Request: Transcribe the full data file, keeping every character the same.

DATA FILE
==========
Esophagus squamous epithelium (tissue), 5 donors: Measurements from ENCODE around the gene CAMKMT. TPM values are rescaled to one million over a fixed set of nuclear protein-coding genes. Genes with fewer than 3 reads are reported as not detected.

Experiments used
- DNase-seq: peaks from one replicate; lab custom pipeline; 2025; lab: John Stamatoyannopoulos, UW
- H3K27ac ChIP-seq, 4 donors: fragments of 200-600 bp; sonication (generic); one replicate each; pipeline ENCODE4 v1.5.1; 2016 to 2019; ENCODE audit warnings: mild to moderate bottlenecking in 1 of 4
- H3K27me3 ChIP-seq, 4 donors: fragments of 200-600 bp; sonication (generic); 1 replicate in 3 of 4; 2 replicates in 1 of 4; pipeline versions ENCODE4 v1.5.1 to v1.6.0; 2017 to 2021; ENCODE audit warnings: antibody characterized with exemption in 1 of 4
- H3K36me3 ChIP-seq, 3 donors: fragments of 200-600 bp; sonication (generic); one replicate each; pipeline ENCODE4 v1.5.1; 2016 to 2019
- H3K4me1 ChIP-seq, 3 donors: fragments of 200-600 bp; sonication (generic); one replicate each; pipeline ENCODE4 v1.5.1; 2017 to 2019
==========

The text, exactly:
Esophagus squamous epithelium (tissue), 5 donors: Measurements from ENCODE around the gene CAMKMT. TPM values are rescaled to one million over a fixed set of nuclear protein-coding genes. Genes with fewer than 3 reads are reported as not detected.

Experiments used
- DNase-seq: peaks from one replicate; lab custom pipeline; 2025; lab: John Stamatoyannopoulos, UW
- H3K27ac ChIP-seq, 4 donors: fragments of 200-600 bp; sonication (generic); one replicate each; pipeline ENCODE4 v1.5.1; 2016 to 2019; ENCODE audit warnings: mild to moderate bottlenecking in 1 of 4
- H3K27me3 ChIP-seq, 4 donors: fragments of 200-600 bp; sonication (generic); 1 replicate in 3 of 4; 2 replicates in 1 of 4; pipeline versions ENCODE4 v1.5.1 to v1.6.0; 2017 to 2021; ENCODE audit warnings: antibody characterized with exemption in 1 of 4
- H3K36me3 ChIP-seq, 3 donors: fragments of 200-600 bp; sonication (generic); one replicate each; pipeline ENCODE4 v1.5.1; 2016 to 2019
- H3K4me1 ChIP-seq, 3 donors: fragments of 200-600 bp; sonication (generic); one replicate each; pipeline ENCODE4 v1.5.1; 2017 to 2019